Category Archives: Cognition

Most Influential Books

Last week’s post discussed the issue of the books one should read, which implies that you are stupid if you haven’t read, at least most of, them. According to these lists, I must be pretty stupid. I’ve read some, but … Continue reading

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All Sizzle

For years I’ve used the expression, “all sizzle and no steak,” to describe a variety of situations. When my university decided to spend tens of millions of dollars on a new logo rather than develop new programs that could attract … Continue reading

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Communication & Information – Norbert Wiener’s Paradox

“…We cannot afford to ignore Norbert Wiener’s observation of a paradox that results from our increasing technological capability in electronic communication: as the number of messages increases, the amount of information carried decreases. We have more media to communicate fewer … Continue reading

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Habits of Mind

We have these habits of mind in the West where we think along lines that are linear… simple cause and effect. But, the world (outside of simple physical, nonliving events) does not work that way. We must think about the … Continue reading

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“Knowledge and Thought Have Parted Company”

“If it should turn out to be true that knowledge… and thought have parted company for good, then we would indeed become the helpless slaves, not so much of our machines as of our know-how, thoughtless creatures at the mercy … Continue reading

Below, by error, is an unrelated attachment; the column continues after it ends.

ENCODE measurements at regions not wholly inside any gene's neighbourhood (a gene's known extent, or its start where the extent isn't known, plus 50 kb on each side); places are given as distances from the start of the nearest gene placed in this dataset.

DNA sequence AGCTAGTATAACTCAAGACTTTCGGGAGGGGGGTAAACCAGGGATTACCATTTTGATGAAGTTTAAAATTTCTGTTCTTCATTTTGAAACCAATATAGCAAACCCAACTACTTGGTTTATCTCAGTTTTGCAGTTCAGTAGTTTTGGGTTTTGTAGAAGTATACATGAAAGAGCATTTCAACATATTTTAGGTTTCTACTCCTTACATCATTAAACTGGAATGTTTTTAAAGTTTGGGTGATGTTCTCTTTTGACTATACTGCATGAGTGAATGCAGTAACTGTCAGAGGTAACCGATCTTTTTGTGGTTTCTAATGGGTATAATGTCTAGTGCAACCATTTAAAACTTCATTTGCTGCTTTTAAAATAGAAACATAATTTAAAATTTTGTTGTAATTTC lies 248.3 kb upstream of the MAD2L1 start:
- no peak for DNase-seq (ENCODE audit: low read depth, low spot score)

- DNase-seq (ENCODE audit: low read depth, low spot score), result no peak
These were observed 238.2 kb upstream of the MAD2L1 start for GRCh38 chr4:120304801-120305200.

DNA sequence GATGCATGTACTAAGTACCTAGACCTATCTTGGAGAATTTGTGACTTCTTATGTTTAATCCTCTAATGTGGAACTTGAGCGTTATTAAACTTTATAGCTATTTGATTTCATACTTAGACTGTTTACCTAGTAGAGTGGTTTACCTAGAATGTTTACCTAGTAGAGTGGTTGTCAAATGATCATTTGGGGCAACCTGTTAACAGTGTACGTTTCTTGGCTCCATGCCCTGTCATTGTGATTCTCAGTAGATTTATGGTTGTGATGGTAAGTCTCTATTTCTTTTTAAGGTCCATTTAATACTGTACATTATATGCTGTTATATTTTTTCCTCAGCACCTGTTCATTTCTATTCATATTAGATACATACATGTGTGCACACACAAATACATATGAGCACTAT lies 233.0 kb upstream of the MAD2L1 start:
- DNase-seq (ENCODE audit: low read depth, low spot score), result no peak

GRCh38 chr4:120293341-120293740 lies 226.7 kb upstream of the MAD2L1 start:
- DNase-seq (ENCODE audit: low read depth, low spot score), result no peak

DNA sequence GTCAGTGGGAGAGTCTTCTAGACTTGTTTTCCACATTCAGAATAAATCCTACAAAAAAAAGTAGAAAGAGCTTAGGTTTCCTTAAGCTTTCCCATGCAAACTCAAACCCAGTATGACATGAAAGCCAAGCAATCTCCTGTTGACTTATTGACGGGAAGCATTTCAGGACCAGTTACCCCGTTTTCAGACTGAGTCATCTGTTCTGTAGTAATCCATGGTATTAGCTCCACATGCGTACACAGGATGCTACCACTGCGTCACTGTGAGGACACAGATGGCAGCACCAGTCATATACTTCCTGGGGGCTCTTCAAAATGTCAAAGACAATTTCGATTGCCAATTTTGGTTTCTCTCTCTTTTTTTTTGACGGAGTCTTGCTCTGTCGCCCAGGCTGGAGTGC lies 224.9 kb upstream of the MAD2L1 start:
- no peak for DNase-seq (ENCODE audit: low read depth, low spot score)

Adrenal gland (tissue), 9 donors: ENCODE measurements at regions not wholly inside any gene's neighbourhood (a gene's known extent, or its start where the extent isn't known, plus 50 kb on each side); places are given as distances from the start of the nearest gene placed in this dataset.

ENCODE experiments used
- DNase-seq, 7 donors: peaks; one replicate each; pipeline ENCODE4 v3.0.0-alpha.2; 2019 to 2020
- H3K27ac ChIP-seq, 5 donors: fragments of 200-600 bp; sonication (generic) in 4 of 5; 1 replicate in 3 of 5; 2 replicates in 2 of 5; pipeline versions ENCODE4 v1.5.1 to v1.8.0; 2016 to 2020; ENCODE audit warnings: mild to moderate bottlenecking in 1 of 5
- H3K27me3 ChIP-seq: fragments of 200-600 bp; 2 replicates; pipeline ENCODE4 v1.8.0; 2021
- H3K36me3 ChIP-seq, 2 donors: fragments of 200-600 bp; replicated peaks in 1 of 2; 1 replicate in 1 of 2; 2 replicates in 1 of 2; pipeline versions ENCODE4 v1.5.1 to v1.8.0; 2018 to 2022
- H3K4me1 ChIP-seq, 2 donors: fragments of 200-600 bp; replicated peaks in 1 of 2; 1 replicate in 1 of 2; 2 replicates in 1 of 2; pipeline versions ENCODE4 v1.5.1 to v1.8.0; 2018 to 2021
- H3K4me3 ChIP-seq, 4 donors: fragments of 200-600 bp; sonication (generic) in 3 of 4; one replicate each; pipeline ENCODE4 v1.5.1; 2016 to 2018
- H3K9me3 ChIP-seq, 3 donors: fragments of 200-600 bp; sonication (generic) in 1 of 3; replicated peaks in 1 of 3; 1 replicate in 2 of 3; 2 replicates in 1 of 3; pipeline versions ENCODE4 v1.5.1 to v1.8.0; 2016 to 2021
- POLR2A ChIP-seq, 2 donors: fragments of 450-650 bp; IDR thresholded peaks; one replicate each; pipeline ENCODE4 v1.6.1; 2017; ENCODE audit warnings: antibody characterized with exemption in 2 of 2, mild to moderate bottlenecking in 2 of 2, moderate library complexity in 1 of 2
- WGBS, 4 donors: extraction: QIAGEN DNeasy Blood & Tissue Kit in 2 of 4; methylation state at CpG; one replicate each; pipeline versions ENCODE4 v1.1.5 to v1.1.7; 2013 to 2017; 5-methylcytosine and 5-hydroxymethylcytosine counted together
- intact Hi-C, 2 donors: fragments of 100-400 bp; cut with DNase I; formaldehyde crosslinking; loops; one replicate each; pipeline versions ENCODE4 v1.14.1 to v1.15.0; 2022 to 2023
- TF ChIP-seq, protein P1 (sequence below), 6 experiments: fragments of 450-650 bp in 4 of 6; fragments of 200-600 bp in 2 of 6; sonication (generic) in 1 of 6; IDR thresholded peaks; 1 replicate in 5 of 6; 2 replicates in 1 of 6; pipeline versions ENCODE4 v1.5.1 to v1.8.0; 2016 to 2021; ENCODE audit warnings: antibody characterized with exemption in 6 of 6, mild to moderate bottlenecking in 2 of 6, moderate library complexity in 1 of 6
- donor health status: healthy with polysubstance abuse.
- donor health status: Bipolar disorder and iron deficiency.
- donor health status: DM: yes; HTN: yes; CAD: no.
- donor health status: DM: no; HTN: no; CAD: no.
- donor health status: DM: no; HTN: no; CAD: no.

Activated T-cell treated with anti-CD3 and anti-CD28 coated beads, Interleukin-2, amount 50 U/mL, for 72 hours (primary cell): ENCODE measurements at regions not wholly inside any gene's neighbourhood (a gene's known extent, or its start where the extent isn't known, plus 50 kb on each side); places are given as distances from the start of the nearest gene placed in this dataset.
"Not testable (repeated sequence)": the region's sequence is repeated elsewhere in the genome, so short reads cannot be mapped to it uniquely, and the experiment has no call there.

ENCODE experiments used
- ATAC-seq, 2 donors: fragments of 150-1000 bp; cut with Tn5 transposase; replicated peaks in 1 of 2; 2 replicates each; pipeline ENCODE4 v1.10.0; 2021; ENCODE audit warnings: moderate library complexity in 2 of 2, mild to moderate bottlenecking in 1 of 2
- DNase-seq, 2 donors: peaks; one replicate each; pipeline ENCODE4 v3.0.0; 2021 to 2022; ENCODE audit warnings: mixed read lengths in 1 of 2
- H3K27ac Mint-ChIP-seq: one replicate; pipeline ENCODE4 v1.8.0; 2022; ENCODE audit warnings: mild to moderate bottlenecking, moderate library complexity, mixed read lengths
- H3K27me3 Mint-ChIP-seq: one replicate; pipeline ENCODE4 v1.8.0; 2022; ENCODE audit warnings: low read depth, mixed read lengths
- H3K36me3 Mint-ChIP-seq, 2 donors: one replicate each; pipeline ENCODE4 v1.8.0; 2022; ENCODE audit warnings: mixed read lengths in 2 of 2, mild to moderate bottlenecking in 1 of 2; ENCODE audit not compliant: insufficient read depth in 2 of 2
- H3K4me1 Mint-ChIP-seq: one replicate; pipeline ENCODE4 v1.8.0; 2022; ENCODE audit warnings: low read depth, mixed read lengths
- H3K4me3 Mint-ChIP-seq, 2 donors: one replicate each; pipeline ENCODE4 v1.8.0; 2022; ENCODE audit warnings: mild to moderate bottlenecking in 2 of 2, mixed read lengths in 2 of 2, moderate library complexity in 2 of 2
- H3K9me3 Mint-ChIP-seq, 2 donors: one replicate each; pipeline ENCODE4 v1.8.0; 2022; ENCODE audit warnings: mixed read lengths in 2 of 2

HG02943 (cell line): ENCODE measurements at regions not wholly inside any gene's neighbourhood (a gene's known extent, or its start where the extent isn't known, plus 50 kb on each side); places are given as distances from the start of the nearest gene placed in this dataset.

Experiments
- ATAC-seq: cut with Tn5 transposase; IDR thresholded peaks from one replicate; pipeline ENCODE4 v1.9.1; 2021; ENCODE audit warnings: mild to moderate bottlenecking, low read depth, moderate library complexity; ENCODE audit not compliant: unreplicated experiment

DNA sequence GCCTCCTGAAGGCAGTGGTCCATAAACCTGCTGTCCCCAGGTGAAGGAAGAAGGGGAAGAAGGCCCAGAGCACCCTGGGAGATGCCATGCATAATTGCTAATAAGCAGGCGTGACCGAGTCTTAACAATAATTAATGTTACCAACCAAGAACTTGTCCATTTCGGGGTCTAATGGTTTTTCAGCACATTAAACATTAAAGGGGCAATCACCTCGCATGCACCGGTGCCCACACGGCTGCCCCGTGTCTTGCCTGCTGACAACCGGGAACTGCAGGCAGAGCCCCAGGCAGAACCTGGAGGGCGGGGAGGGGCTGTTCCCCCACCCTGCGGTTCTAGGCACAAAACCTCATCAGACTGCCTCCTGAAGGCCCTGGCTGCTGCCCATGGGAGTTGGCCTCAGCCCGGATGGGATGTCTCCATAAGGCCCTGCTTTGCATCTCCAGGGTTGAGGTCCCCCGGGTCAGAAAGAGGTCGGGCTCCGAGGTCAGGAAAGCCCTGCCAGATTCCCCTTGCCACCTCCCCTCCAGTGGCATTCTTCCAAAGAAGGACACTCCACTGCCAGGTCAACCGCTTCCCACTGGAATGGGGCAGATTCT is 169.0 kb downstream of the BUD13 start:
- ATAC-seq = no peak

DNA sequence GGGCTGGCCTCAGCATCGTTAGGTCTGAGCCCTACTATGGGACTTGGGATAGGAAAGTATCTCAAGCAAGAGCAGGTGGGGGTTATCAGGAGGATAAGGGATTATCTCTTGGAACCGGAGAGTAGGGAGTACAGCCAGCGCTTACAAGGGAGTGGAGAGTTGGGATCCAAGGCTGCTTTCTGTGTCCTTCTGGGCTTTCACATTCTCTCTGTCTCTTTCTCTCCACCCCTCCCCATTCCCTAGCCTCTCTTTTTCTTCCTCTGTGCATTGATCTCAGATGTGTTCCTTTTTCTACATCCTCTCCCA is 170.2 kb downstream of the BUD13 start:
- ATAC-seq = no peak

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Brainwashing

The brainwashing discussed in the article about the Dalai Lama, below, also applies to other areas, such as our thinking about schooling/education, the nature of our world, how we view others, relationships, life in contemporary societies, and much much more. … Continue reading

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Epistemology, Epistemological Shock, and Schooling: Part 1

I want to elaborate on a discussion that followed a re-posting of call for university students to stop whining and suck it up when “scary new ideas that challenge your beliefs…” (supposedly by Larry Winget) are presented. In my re-posting, … Continue reading

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Learning Content is the Trivial Part of Learning

We really have it all backwards. We are completely focused on having kids and adults learn copious amounts of content as the supreme goal of education. But, such a goal is really rather trivial within the entire scope of learning. … Continue reading

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Being in a Learning System

Last evening, I had the pleasure of participating in the International Bateson Institute session at the October Gallery in London with a number of wonderful IBI colleagues and extraordinary guests. Our discussion skirted around the notion of how systems learn. … Continue reading

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Play and the Killing of Children’s Spirits in U.S. Schools

Play may be the most powerful form of learning. Play allows us to break rules, test boundaries, look at things upside-down. I can’t imagine a Richard Feynman who didn’t play; or, a Charles Darwin, or an Albert Einstein, or a … Continue reading

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